This seemed like a reasonable place for this question.

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almost_hectic

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As some of you have now had your surgery behind you for some time. Hows your memory function been since being put under for valve replacement? Is your memory just as sharp, do you attribute any change in memory function to just plain aging, or perhaps a result of your surgery? Please share with me what you've experienced, if you will. Thanks
 

Paleowoman

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Hi almost ! It's just over five years since I had AVR. My memory is just as sharp post surgery as it was pre surgery. And aging has made no difference, my memory has always been extremely good. What is different are the visual problems, auras, double vision, I have had since the day after surgery. Also my strength and fitness have not got back to what they were pre surgery - that could well be because I have moderate patient prosthesis mismatch - that is the valve I got is too small. I continue to get pains along my sternum too and it still makes klonking noises.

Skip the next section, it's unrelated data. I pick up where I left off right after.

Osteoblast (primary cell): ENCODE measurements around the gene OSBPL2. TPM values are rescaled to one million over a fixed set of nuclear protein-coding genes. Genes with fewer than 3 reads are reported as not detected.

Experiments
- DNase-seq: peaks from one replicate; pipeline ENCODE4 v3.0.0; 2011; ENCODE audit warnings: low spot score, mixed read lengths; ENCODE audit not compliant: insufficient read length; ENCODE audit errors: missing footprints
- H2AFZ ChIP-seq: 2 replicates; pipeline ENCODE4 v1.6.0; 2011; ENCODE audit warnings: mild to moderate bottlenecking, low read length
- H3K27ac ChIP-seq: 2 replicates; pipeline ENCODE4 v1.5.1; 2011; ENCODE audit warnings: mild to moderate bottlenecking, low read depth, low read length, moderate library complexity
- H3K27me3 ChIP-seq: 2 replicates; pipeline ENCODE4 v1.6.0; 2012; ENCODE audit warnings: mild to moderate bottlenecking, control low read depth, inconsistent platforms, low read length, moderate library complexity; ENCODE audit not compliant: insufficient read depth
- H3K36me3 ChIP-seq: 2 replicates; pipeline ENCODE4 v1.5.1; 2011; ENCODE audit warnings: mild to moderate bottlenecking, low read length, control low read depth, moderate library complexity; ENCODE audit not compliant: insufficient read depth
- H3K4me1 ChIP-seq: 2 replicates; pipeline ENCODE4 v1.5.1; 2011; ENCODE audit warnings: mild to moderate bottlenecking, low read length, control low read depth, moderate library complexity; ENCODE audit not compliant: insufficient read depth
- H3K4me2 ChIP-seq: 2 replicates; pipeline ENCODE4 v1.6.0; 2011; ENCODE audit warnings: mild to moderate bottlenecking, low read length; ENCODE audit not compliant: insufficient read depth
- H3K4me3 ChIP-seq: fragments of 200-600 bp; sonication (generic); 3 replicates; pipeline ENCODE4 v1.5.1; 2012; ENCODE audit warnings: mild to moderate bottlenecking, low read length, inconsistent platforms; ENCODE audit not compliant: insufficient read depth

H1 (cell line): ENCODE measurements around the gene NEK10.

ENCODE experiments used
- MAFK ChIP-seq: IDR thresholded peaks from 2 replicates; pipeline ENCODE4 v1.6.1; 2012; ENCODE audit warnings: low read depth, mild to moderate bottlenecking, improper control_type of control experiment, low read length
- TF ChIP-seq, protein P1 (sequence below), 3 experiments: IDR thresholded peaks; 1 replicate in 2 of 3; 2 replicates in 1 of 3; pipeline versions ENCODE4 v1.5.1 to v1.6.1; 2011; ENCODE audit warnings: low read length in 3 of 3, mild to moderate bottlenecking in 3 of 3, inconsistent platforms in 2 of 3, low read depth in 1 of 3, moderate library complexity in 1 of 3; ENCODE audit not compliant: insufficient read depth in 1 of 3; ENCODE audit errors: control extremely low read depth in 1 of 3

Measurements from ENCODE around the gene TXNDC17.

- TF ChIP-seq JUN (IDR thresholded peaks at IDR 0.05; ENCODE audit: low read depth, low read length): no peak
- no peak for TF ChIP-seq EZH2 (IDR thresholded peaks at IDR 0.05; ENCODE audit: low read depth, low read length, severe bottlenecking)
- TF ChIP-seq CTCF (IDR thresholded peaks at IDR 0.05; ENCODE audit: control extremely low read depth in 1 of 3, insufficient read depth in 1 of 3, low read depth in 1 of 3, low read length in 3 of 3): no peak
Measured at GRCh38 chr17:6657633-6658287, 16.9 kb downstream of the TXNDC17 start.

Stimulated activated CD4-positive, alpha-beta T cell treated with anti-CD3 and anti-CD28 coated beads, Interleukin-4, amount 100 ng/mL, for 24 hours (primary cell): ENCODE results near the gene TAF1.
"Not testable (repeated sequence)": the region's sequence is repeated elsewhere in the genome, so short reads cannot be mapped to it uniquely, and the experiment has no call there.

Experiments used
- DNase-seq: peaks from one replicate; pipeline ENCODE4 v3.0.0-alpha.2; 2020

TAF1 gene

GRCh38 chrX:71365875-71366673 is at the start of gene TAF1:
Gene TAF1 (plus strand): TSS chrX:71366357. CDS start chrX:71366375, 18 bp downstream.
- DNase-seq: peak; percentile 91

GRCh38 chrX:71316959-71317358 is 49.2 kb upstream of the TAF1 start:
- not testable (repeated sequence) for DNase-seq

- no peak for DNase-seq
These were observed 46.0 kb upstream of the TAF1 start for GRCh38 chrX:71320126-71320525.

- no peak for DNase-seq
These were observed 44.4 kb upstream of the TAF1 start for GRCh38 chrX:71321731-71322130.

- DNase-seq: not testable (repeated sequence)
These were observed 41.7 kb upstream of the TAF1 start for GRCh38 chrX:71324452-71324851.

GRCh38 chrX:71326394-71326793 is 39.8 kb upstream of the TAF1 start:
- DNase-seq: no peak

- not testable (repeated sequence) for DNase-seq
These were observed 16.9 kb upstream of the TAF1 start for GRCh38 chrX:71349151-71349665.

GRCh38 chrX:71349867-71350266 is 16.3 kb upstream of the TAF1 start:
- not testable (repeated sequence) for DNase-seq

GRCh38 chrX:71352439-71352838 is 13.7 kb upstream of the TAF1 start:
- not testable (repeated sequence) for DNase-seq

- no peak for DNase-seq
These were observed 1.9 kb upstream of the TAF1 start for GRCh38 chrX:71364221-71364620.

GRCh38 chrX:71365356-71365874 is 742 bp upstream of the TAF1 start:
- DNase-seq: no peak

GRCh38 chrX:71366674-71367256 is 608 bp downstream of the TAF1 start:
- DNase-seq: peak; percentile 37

Have you noticed memory, or other problems ?
 

dick0236

Eat the elephant one bite at a time
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No problem here.......even at my current age of 83. That said, I now have some short term memory loss......but I think that is plain ole old age and not influenced by the surgery.
 

Warrick

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More forgetful but I think thats more attributed to statins.
No real sternum discomfort for the last year or so, my sternum still klonks when I walk and I hear it when its quiet but it has gotten louder, I think its a LH lower rib.
 

pellicle